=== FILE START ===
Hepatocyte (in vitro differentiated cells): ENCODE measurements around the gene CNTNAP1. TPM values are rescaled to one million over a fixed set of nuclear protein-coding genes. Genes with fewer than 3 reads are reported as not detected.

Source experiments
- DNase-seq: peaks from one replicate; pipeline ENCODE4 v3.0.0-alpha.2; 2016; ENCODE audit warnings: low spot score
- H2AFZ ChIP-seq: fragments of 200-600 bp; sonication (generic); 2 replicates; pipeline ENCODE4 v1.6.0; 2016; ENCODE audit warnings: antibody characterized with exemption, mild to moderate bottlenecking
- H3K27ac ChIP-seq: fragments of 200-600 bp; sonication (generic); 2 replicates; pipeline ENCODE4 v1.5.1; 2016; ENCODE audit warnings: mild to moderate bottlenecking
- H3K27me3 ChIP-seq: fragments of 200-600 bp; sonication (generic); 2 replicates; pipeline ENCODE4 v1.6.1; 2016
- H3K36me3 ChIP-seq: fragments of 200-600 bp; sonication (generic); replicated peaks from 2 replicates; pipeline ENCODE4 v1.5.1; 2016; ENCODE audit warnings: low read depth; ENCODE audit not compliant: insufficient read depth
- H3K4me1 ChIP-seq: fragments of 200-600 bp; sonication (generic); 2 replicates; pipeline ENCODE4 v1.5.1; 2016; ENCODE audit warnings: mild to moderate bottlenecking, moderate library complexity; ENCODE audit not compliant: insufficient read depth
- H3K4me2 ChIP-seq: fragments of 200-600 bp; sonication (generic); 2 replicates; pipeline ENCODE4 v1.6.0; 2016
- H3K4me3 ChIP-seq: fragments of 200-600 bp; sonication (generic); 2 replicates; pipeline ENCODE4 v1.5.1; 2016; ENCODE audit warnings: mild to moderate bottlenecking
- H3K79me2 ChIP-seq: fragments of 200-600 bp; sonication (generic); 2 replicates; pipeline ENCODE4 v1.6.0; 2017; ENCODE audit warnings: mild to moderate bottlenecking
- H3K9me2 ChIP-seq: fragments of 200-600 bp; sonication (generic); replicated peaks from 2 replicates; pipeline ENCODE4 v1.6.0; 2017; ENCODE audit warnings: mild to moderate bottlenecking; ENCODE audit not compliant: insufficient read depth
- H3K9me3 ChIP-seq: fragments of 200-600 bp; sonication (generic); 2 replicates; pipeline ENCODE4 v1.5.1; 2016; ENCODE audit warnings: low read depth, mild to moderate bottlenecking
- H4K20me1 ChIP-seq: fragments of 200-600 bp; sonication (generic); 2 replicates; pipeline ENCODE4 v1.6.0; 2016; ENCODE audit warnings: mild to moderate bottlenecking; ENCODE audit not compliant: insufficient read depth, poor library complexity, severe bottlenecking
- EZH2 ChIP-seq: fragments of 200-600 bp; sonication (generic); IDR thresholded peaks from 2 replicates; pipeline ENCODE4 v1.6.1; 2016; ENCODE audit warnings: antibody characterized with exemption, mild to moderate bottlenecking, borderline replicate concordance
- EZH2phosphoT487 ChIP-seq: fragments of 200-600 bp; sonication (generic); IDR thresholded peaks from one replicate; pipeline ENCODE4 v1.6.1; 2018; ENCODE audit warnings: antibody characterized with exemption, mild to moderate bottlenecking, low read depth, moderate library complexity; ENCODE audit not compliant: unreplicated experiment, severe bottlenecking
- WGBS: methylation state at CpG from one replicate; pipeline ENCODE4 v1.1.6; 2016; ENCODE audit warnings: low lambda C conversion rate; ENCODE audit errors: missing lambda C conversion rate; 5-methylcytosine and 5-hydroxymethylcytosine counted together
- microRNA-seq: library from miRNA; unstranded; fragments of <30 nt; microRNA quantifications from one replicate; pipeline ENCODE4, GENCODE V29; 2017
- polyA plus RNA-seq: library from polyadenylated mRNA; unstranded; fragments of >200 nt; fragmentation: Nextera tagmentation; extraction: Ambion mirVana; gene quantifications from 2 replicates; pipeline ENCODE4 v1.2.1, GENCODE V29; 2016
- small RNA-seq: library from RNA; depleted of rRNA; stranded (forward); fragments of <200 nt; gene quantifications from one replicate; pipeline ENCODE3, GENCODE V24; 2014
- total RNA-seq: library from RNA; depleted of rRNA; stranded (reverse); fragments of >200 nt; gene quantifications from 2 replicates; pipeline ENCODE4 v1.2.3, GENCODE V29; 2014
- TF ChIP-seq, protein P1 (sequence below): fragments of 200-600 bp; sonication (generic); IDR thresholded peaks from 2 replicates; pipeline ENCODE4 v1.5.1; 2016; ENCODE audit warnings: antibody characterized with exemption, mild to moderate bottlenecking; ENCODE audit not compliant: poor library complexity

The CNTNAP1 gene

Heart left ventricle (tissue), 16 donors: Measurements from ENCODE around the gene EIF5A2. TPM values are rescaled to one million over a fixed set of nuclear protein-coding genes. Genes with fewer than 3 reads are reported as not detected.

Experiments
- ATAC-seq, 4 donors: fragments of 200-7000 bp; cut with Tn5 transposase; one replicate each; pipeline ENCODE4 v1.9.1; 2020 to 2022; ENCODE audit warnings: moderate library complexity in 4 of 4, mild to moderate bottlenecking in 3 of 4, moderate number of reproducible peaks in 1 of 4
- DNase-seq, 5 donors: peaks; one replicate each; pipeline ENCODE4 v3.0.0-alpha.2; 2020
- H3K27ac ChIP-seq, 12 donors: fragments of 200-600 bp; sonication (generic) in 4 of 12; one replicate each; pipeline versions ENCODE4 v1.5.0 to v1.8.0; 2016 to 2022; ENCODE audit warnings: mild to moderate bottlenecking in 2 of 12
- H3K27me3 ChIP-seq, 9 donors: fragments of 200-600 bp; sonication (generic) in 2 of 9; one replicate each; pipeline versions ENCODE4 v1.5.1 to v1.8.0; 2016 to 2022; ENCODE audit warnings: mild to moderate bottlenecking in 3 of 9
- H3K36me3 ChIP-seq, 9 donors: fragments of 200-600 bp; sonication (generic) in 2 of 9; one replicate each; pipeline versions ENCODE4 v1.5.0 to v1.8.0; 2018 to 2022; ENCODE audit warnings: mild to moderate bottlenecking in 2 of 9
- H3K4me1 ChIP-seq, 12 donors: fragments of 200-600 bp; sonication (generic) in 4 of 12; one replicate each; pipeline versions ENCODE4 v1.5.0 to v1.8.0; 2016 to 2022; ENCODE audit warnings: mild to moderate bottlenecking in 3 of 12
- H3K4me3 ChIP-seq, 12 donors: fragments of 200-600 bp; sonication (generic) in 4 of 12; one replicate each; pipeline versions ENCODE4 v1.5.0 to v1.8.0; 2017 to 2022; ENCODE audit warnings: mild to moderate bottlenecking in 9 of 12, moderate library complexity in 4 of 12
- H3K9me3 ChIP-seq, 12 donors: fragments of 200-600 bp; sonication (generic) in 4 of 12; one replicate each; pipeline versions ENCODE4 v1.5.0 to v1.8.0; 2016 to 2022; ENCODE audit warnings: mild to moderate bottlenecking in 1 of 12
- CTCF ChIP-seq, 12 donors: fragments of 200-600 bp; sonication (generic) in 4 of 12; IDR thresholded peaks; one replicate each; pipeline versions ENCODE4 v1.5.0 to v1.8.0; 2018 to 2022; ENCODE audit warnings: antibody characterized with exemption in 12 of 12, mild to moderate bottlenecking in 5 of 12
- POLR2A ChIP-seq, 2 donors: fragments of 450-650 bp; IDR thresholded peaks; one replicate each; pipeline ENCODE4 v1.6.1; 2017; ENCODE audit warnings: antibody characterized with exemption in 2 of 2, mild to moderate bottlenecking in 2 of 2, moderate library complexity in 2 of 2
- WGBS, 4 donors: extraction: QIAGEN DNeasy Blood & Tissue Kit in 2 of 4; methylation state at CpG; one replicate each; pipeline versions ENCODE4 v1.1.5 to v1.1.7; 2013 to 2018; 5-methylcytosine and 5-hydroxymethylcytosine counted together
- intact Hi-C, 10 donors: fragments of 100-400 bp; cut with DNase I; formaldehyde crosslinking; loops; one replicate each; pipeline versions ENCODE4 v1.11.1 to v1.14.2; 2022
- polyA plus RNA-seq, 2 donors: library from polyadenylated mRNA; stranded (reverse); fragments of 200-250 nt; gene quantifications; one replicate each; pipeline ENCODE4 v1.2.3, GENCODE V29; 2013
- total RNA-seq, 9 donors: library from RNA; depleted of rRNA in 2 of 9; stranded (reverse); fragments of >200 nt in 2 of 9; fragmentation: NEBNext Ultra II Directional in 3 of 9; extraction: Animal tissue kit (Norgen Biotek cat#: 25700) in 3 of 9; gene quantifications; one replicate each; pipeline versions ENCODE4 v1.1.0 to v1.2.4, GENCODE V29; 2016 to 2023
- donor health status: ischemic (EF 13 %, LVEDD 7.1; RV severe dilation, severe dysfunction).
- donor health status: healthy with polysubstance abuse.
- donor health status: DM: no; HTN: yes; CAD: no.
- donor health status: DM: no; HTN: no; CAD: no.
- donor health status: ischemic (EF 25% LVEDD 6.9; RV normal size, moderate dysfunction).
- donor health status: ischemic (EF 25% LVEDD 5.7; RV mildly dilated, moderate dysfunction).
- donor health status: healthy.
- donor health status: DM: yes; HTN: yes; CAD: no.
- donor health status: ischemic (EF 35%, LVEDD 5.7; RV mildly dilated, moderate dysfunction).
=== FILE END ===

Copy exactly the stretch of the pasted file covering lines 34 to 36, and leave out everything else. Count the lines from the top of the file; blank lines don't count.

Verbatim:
- CTCF ChIP-seq, 12 donors: fragments of 200-600 bp; sonication (generic) in 4 of 12; IDR thresholded peaks; one replicate each; pipeline versions ENCODE4 v1.5.0 to v1.8.0; 2018 to 2022; ENCODE audit warnings: antibody characterized with exemption in 12 of 12, mild to moderate bottlenecking in 5 of 12
- POLR2A ChIP-seq, 2 donors: fragments of 450-650 bp; IDR thresholded peaks; one replicate each; pipeline ENCODE4 v1.6.1; 2017; ENCODE audit warnings: antibody characterized with exemption in 2 of 2, mild to moderate bottlenecking in 2 of 2, moderate library complexity in 2 of 2
- WGBS, 4 donors: extraction: QIAGEN DNeasy Blood & Tissue Kit in 2 of 4; methylation state at CpG; one replicate each; pipeline versions ENCODE4 v1.1.5 to v1.1.7; 2013 to 2018; 5-methylcytosine and 5-hydroxymethylcytosine counted together